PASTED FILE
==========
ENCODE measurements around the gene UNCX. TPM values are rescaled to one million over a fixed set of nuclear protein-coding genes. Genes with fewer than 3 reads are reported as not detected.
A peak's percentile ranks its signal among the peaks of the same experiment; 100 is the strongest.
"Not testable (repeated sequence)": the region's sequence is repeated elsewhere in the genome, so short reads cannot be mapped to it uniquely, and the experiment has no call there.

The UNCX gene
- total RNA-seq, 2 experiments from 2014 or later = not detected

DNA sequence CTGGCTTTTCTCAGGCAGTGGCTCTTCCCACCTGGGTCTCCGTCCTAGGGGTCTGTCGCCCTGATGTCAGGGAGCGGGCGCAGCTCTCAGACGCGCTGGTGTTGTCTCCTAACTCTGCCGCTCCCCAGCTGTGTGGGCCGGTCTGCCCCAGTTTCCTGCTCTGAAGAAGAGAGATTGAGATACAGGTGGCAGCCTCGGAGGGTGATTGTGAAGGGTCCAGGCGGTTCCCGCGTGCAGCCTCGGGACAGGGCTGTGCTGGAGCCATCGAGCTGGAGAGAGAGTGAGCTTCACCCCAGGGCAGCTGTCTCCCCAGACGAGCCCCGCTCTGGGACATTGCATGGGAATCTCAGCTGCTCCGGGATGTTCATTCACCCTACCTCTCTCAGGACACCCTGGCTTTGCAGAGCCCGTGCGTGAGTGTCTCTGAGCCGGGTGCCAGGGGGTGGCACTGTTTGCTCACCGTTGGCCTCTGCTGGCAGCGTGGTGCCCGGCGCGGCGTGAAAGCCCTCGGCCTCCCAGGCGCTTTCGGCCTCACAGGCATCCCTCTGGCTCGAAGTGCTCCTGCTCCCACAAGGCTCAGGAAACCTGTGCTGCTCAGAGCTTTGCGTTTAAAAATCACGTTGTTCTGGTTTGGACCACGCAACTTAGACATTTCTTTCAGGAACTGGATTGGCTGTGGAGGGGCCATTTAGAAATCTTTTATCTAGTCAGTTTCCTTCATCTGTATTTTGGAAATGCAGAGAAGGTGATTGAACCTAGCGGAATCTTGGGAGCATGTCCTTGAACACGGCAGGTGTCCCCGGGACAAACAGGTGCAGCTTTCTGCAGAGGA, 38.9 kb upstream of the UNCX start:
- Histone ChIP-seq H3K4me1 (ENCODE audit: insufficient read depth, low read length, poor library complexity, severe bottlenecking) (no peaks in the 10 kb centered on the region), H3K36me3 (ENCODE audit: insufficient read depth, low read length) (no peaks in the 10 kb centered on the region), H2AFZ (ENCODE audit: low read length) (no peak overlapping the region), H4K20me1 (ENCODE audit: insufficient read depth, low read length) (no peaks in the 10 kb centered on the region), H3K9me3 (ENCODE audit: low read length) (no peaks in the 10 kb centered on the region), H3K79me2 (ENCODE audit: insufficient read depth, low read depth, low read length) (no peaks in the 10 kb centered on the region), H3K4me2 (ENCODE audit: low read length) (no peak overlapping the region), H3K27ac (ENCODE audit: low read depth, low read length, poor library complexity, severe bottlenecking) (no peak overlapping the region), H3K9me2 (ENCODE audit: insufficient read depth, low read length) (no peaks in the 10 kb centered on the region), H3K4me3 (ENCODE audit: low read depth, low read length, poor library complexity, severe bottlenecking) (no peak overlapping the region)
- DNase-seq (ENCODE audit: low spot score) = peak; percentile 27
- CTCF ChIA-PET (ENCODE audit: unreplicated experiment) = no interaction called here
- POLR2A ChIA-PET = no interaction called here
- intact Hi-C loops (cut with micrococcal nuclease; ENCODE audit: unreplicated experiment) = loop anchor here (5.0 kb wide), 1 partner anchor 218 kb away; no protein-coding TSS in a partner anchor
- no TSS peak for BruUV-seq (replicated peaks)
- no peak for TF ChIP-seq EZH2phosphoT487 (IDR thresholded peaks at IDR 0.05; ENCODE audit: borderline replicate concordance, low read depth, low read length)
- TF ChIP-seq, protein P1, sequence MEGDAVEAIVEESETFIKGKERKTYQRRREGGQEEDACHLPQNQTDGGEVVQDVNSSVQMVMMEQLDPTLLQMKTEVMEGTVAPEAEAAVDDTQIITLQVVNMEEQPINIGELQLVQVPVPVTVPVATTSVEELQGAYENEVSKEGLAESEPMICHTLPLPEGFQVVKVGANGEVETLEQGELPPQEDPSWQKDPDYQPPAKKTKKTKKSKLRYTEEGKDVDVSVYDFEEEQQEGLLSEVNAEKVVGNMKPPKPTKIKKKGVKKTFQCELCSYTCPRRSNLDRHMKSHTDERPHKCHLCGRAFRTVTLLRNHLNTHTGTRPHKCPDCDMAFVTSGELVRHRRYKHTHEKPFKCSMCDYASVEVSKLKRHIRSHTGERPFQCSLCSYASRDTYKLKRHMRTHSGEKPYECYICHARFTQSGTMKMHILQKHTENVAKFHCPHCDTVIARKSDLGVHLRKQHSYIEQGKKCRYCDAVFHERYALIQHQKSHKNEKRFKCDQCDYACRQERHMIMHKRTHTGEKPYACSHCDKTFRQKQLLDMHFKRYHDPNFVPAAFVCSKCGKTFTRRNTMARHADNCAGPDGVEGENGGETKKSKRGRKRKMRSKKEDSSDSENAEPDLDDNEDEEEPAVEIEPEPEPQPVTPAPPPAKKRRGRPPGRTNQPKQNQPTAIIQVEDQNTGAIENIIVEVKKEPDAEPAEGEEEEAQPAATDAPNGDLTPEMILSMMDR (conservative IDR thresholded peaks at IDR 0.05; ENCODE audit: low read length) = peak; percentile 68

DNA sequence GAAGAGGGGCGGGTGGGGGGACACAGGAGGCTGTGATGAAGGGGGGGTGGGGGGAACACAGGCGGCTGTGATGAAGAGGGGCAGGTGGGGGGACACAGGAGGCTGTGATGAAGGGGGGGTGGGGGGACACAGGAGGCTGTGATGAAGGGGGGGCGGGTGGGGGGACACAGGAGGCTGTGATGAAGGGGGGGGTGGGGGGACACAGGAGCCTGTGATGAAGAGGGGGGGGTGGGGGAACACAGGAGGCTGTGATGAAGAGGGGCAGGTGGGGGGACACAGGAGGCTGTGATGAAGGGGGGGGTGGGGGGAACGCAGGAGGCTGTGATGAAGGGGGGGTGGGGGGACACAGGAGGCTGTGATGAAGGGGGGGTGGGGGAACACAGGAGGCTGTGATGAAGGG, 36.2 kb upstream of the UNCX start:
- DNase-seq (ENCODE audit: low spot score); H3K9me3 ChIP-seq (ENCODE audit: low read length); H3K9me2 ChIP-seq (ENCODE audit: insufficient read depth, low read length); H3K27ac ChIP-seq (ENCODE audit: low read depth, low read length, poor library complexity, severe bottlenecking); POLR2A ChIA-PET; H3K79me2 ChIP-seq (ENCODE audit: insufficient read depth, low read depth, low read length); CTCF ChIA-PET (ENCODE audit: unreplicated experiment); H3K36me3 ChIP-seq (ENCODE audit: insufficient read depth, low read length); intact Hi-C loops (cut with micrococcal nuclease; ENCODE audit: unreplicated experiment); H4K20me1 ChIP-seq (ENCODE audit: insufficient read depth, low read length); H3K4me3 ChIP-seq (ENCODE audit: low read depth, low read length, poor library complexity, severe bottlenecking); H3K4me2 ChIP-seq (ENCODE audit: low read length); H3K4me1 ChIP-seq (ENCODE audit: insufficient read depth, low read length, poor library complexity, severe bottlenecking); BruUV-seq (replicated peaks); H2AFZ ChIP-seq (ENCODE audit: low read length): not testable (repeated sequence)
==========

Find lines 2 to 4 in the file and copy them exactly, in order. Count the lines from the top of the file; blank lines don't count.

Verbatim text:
A peak's percentile ranks its signal among the peaks of the same experiment; 100 is the strongest.
"Not testable (repeated sequence)": the region's sequence is repeated elsewhere in the genome, so short reads cannot be mapped to it uniquely, and the experiment has no call there.

The UNCX gene